Germination trials were carried out on surface and buried soil samples from the Krakatau islands, with the aim of characterizing the nature and variability of the short-term seed bank and the potential significance of long-term subsurface seed storage. Thirty-six species of seed plants representing the Krakatau flora germinated from the samples. The topsoil samples yielded the largest number of seedlings and species, and had a faster pace of germination. These samples were found to be locally similar to each other but disharmonic with the extant vegetation. Seeds germinated both from samples buried by land crabs and from soils buried by layers of volcanic ash deposited ca 1930-33 and 1952-53. Eleven species of seed plants germinated from four samples buried ca 1930-33, indicating that these seeds survived burial by volcanic ash for ca 60 years.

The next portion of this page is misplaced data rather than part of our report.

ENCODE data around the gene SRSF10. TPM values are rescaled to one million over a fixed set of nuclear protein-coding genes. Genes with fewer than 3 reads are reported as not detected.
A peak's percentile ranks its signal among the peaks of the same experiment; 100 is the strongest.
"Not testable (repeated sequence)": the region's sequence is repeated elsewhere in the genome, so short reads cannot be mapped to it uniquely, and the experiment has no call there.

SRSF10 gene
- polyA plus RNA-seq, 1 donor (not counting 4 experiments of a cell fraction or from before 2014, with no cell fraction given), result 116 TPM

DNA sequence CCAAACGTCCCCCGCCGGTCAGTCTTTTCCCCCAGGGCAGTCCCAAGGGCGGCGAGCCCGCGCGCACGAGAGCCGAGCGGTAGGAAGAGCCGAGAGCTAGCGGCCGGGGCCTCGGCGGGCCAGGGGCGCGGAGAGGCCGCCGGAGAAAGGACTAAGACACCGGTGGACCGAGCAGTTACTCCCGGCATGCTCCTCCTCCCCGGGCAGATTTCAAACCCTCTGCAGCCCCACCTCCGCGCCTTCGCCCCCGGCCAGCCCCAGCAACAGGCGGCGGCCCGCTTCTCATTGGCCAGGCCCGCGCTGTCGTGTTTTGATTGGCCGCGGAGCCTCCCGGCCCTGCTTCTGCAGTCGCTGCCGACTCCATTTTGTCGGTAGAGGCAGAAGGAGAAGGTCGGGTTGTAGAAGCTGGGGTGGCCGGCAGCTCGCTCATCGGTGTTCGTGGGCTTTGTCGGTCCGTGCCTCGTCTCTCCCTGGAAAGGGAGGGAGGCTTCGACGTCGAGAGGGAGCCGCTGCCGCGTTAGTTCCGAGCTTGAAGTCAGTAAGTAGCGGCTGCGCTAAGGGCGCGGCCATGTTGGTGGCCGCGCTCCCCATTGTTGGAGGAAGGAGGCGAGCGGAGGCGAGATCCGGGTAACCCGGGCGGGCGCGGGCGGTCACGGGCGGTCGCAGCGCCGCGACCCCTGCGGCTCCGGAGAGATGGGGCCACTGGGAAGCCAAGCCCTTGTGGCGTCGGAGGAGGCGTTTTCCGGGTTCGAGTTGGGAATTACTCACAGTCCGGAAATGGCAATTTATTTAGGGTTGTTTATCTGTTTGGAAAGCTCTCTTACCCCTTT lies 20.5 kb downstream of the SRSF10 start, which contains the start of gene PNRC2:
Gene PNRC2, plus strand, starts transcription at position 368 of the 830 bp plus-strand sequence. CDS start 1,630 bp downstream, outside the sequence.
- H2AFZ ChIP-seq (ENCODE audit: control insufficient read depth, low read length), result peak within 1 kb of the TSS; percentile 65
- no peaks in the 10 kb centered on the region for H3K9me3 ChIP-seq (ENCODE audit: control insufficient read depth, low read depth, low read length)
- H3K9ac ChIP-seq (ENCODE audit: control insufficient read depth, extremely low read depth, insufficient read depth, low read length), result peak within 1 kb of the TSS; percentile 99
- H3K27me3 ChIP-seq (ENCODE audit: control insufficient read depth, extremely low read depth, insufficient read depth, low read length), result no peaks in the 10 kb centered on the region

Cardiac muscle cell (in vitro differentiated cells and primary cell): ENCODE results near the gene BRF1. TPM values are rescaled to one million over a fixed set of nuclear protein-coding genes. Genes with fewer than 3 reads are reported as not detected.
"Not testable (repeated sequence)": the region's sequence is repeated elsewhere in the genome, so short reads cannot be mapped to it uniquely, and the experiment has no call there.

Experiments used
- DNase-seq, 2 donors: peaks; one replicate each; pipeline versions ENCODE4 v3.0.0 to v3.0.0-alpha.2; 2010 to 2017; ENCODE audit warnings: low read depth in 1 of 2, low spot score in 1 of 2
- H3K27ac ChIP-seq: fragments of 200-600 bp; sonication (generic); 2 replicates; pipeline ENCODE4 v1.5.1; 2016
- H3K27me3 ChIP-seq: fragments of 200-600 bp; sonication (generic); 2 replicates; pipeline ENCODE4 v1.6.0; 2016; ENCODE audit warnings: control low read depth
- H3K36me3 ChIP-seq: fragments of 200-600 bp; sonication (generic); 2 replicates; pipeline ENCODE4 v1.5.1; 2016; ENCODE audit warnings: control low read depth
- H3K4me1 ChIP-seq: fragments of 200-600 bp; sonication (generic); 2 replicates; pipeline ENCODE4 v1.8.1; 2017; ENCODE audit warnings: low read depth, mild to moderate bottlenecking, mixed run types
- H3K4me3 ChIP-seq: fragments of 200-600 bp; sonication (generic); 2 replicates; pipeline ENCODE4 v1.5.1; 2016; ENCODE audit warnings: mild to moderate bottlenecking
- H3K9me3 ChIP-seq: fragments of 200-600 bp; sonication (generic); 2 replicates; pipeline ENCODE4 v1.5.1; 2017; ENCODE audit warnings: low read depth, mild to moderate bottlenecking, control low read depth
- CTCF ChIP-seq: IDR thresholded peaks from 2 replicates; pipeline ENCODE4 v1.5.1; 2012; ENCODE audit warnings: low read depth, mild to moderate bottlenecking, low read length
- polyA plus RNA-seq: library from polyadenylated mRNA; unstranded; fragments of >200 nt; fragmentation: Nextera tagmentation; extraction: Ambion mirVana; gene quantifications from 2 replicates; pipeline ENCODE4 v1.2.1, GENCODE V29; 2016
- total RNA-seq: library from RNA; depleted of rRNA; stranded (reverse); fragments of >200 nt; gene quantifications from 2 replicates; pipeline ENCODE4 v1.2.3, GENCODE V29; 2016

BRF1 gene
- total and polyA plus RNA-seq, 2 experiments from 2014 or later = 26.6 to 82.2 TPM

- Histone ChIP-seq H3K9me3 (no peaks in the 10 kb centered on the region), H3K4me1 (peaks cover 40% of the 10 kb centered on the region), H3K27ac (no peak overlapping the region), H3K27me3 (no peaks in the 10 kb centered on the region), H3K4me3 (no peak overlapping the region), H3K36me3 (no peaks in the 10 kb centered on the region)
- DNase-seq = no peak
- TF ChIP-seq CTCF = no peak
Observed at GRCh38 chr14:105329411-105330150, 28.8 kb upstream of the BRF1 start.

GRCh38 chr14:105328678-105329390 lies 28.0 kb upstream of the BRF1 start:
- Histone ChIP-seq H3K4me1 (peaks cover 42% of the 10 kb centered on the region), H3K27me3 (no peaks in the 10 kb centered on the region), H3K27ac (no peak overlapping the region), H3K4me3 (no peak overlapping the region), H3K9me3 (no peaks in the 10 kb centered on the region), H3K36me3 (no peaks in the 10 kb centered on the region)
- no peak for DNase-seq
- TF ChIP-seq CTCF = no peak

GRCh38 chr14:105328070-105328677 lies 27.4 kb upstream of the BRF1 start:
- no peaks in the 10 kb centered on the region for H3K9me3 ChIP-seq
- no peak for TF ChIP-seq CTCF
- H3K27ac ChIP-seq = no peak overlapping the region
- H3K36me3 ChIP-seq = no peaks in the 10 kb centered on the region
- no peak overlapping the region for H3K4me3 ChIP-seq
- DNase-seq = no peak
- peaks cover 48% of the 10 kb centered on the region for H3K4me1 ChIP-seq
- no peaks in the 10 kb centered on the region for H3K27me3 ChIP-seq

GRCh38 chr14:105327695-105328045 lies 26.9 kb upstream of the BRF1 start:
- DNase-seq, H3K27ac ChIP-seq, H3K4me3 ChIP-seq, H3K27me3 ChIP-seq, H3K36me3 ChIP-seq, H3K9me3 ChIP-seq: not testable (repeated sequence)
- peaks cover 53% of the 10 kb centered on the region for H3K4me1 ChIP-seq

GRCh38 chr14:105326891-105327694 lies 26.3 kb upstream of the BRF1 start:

WHITTAKER, R.J. (1995). Surface and buried seed banks from Krakatau, Indonesia: implications for the sterilization hypothesis. Biotropica . 27. (3). pp. 346-354.